How to be a personal shopper

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Rachel Smith is a personal shopper in an exclusive department store. She trained as a beauty therapist, and worked abroad before finding her 'dream job' advertised on a website.

How would you outline your role as a personal shopper?

I provide a complimentary service – consulting clients on their individual needs, advising them and sourcing items from the store that will best fit their requirements.

What are your main responsibilities?

On average, I have two appointments a day, each one lasting two to three hours. I discuss the client's body shape, colours, lifestyle and requirements. I then either escort them around the store to look for items, or I select a range of items I think will work and return to our private lounge for a viewing. I also advise on jewellery, hair and make-up. In between appointments, I go out onto the shop floor to see if people need advice and assistance.

What hours do you work?

I usually work from 9.30am until 6pm, but on two days I work from 12.30pm until 9pm. I work one and a half weekends each month.

What is your working environment like?

The private lounge where we meet clients and hold consultations is very luxurious, with comfortable seating, private fitting rooms, magazines and refreshments.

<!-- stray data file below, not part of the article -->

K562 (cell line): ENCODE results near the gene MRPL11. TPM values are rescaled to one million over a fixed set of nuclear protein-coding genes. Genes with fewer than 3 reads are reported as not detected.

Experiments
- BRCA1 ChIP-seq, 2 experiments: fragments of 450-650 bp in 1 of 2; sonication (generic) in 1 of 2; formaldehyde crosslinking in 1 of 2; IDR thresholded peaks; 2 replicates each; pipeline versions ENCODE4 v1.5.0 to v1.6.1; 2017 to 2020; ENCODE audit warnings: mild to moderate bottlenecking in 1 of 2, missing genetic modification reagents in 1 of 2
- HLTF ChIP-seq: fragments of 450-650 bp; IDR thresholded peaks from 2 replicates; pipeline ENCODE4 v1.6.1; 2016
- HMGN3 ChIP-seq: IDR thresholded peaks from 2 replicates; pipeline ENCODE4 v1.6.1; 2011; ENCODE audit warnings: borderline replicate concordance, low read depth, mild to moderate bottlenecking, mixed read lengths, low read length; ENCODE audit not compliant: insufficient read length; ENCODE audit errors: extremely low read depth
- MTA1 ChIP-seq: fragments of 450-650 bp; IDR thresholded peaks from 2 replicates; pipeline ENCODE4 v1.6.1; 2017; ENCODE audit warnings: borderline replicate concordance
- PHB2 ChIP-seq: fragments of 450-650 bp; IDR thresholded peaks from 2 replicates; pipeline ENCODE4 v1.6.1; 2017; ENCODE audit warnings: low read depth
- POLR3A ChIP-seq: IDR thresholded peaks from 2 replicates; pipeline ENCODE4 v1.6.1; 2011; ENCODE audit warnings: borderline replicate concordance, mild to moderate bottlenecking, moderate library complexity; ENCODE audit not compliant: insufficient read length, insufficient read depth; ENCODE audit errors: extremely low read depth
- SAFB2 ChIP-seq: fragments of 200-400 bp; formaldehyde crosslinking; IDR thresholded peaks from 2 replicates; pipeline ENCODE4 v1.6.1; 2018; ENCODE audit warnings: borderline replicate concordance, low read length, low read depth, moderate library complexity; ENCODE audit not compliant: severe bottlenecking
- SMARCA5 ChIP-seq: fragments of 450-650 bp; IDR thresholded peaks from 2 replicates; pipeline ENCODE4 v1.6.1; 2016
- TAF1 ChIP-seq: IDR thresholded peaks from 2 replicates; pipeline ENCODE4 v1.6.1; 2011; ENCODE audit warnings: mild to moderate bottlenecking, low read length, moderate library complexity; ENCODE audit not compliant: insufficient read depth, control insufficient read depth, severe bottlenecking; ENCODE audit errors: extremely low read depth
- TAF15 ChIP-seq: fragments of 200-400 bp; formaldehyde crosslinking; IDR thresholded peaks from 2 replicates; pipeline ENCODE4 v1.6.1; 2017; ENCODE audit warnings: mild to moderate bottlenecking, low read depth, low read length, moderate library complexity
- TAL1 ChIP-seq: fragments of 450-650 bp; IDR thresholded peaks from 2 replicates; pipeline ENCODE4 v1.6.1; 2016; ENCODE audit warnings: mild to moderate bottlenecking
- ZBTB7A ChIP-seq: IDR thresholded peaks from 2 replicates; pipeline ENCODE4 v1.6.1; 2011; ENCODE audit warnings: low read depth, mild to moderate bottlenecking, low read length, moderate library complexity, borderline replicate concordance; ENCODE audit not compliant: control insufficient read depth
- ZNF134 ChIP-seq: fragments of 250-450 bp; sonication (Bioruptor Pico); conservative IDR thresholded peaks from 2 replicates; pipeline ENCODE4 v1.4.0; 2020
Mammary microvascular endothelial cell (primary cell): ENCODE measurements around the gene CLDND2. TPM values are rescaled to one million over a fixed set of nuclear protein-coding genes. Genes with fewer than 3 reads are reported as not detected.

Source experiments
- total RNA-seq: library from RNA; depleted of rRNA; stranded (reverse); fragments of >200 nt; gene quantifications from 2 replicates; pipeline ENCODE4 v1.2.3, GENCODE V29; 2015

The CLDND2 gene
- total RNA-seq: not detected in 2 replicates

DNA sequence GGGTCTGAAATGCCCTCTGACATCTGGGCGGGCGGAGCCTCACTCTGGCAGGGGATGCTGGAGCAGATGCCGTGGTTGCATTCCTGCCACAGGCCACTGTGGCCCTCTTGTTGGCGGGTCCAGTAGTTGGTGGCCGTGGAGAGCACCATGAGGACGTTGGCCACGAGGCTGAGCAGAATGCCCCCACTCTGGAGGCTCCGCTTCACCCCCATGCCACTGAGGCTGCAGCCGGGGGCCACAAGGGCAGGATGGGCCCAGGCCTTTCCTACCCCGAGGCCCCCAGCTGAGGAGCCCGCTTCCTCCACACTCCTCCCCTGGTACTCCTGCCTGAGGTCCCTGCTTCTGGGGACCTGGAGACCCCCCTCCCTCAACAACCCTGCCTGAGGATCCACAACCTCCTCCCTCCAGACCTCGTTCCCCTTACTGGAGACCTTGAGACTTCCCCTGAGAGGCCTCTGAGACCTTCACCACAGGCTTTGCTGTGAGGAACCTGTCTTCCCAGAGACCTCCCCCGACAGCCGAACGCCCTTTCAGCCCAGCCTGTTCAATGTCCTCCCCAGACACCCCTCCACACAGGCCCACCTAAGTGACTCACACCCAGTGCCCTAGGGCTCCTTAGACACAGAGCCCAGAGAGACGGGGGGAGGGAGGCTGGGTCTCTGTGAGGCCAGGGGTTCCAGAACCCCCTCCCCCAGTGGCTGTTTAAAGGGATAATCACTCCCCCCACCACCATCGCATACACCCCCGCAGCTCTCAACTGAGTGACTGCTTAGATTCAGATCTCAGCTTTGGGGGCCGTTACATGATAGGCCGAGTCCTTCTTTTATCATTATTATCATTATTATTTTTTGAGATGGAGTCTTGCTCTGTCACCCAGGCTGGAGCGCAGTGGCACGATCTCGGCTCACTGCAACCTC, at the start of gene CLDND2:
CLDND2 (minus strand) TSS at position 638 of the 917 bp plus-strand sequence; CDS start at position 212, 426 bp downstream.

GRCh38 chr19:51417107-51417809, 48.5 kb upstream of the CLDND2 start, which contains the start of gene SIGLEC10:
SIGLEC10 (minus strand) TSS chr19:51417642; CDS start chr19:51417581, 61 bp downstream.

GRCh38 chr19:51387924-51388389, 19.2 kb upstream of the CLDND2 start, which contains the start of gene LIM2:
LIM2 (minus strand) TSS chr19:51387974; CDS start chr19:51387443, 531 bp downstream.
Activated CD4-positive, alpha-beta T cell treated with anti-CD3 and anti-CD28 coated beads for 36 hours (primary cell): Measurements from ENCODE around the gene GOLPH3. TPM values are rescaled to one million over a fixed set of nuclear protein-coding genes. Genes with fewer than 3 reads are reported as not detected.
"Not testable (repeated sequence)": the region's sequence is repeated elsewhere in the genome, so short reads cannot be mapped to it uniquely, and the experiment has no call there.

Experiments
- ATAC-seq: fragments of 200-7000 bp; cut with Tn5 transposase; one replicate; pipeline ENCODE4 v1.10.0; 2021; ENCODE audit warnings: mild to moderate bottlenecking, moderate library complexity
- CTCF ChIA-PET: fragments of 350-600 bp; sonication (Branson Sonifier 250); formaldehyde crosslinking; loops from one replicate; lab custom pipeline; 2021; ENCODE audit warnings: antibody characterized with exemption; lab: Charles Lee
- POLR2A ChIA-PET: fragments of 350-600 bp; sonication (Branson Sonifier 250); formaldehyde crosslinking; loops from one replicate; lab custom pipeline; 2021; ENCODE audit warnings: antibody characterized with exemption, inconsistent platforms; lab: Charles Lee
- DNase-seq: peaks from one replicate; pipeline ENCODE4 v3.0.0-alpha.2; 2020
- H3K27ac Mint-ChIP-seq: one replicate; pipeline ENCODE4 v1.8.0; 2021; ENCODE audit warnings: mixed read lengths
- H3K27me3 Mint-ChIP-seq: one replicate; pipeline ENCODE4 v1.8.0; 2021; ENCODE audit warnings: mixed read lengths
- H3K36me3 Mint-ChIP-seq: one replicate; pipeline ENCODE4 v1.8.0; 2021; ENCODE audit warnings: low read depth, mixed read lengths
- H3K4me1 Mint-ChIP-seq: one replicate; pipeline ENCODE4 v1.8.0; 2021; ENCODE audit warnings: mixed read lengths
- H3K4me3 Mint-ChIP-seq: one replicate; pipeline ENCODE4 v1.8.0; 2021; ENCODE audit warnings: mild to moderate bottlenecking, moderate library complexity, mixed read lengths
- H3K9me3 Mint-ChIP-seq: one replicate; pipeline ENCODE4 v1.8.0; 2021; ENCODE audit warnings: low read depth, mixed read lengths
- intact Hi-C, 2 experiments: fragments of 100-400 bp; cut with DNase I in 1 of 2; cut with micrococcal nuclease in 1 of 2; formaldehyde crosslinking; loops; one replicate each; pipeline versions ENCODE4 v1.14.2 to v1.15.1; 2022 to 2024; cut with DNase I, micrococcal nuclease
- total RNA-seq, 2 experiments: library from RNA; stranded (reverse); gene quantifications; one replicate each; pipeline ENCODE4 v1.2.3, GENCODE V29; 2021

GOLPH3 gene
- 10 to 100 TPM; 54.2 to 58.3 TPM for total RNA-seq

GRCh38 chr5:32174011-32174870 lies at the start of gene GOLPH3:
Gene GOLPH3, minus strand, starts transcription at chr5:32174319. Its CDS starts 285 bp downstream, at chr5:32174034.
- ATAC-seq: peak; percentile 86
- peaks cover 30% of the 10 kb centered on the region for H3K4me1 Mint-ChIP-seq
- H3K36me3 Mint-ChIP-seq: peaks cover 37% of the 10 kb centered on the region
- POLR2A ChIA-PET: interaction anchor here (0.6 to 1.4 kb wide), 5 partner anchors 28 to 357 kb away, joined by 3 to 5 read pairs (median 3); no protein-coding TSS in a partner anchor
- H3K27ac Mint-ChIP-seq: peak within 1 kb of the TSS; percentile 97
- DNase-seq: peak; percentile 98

What special skills or qualities do you need for your job?

It's important to be discreet. Sometimes our clients are celebrities and their privacy has to be respected. Communication skills are vital. You are meeting all kinds of people and you need the ability to be direct, but tactful at the same time.

What do you like about being a personal shopper?

I love to see someone transformed. A good outfit can give a customer lots of confidence. There is a lot of variety too – sometimes we are asked to theme and arrange dinner parties or style people's homes, so it's not always beauty and fashion. On the negative side, you have to carry armfuls of clothes and other items around the store and the job can be very tiring.

What are the particular challenges in your work?

It can be difficult trying to cater for clients who don't fit into standard sizes. Managing people's expectations can also be hard sometimes.

Rachel's route to becoming a personal shopper

  • GCSEs.
  • Worked as a retail buyer.
  • BTEC National Diploma in Beauty Therapy.

Rachel's personal shopper tips

  • Make sure you help other team members.
  • Be committed to the role.
  • Always be friendly and approachable.

Personal shopper related jobs

Personal shopper salary information

  • Starting salaries range from £15,000 to £22,000, depending on the size of the organisation and level of performance.
  • Experienced personal shoppers can earn up to £30,000 or more.

How to be a personal shopper

  • There are no formal academic requirements, but a background in fashion and retail is very useful.
  • Employers also look for industrial/commercial awareness, which can come from work experience.

Modified: 16 June 2013

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